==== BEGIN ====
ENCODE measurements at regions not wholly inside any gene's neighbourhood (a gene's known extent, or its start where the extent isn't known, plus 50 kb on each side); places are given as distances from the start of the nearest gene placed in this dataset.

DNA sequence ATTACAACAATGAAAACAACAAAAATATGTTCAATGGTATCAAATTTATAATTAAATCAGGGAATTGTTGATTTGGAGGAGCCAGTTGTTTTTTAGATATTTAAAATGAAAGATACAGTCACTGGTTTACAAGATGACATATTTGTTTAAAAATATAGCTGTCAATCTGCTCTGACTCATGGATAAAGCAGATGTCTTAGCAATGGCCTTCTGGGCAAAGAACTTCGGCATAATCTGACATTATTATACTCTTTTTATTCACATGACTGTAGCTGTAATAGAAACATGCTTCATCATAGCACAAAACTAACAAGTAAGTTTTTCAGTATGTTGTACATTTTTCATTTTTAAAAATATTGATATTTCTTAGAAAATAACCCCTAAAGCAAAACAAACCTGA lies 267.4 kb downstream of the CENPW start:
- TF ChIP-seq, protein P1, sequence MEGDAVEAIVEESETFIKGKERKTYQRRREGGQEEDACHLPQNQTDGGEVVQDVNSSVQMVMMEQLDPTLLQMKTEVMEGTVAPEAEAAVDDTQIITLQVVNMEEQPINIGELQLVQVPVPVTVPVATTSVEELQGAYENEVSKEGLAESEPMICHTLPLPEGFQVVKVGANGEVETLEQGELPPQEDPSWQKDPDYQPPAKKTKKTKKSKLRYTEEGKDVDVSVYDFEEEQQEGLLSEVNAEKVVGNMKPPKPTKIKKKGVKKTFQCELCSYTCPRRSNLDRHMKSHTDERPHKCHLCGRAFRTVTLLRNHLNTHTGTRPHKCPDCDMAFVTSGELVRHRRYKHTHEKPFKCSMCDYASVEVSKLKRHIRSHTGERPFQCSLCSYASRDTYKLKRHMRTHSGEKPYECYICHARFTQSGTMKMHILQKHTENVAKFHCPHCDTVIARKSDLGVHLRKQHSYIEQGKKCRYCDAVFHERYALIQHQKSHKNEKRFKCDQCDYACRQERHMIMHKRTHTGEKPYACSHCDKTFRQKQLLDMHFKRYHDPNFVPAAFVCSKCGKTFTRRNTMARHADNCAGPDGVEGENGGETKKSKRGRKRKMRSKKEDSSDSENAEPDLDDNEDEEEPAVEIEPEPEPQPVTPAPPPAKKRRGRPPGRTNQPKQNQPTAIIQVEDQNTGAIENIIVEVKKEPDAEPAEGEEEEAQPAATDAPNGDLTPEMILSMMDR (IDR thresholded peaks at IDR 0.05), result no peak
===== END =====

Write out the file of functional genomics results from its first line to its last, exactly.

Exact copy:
ENCODE measurements at regions not wholly inside any gene's neighbourhood (a gene's known extent, or its start where the extent isn't known, plus 50 kb on each side); places are given as distances from the start of the nearest gene placed in this dataset.

DNA sequence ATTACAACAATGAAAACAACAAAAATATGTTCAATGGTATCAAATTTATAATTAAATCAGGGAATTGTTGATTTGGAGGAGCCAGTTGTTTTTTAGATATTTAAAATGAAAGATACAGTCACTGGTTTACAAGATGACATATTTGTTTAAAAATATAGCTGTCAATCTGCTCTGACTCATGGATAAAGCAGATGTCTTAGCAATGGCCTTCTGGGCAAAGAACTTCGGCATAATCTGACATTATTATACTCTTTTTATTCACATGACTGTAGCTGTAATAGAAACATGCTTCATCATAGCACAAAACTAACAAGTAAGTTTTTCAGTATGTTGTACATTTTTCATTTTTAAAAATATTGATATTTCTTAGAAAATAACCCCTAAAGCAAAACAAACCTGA lies 267.4 kb downstream of the CENPW start:
- TF ChIP-seq, protein P1, sequence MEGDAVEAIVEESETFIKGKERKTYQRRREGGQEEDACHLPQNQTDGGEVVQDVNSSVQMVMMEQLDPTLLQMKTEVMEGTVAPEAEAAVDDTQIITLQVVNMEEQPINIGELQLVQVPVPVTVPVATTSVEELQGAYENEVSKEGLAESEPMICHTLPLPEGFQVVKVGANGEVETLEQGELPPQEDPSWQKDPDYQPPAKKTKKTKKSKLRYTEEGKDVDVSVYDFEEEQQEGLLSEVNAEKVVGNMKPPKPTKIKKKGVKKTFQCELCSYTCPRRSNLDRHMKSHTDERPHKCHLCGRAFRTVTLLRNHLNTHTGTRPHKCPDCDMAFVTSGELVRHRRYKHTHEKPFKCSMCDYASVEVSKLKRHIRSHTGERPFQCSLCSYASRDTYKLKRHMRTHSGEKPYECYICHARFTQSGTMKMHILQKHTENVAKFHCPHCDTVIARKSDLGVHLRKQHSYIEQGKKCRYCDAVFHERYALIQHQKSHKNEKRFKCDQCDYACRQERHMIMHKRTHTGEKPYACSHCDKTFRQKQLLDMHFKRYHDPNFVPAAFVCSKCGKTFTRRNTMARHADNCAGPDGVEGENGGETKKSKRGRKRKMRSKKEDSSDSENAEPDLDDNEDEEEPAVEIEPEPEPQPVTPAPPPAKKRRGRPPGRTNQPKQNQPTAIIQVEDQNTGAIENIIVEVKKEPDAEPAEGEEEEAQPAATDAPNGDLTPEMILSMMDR (IDR thresholded peaks at IDR 0.05), result no peak